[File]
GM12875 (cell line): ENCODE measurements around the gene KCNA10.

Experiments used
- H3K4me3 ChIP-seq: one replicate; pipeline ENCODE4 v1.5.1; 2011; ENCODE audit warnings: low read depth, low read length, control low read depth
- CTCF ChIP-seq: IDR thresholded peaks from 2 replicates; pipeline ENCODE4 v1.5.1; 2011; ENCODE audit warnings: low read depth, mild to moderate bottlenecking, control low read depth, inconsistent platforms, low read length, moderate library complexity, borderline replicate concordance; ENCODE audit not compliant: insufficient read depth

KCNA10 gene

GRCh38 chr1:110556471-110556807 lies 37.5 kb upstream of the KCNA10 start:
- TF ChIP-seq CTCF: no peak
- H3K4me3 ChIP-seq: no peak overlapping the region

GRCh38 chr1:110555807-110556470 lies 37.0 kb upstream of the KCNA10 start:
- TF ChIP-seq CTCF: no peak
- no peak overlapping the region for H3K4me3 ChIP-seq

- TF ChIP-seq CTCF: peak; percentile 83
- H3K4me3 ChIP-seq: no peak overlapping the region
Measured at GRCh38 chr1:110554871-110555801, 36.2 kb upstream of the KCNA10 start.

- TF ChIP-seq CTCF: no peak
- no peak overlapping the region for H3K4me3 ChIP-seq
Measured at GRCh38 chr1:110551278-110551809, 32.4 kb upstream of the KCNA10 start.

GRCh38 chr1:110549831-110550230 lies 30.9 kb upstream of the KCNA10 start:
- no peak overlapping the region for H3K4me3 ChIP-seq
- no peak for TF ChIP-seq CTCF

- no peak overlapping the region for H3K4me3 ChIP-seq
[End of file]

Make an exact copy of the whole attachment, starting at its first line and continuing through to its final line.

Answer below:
GM12875 (cell line): ENCODE measurements around the gene KCNA10.

Experiments used
- H3K4me3 ChIP-seq: one replicate; pipeline ENCODE4 v1.5.1; 2011; ENCODE audit warnings: low read depth, low read length, control low read depth
- CTCF ChIP-seq: IDR thresholded peaks from 2 replicates; pipeline ENCODE4 v1.5.1; 2011; ENCODE audit warnings: low read depth, mild to moderate bottlenecking, control low read depth, inconsistent platforms, low read length, moderate library complexity, borderline replicate concordance; ENCODE audit not compliant: insufficient read depth

KCNA10 gene

GRCh38 chr1:110556471-110556807 lies 37.5 kb upstream of the KCNA10 start:
- TF ChIP-seq CTCF: no peak
- H3K4me3 ChIP-seq: no peak overlapping the region

GRCh38 chr1:110555807-110556470 lies 37.0 kb upstream of the KCNA10 start:
- TF ChIP-seq CTCF: no peak
- no peak overlapping the region for H3K4me3 ChIP-seq

- TF ChIP-seq CTCF: peak; percentile 83
- H3K4me3 ChIP-seq: no peak overlapping the region
Measured at GRCh38 chr1:110554871-110555801, 36.2 kb upstream of the KCNA10 start.

- TF ChIP-seq CTCF: no peak
- no peak overlapping the region for H3K4me3 ChIP-seq
Measured at GRCh38 chr1:110551278-110551809, 32.4 kb upstream of the KCNA10 start.

GRCh38 chr1:110549831-110550230 lies 30.9 kb upstream of the KCNA10 start:
- no peak overlapping the region for H3K4me3 ChIP-seq
- no peak for TF ChIP-seq CTCF

- no peak overlapping the region for H3K4me3 ChIP-seq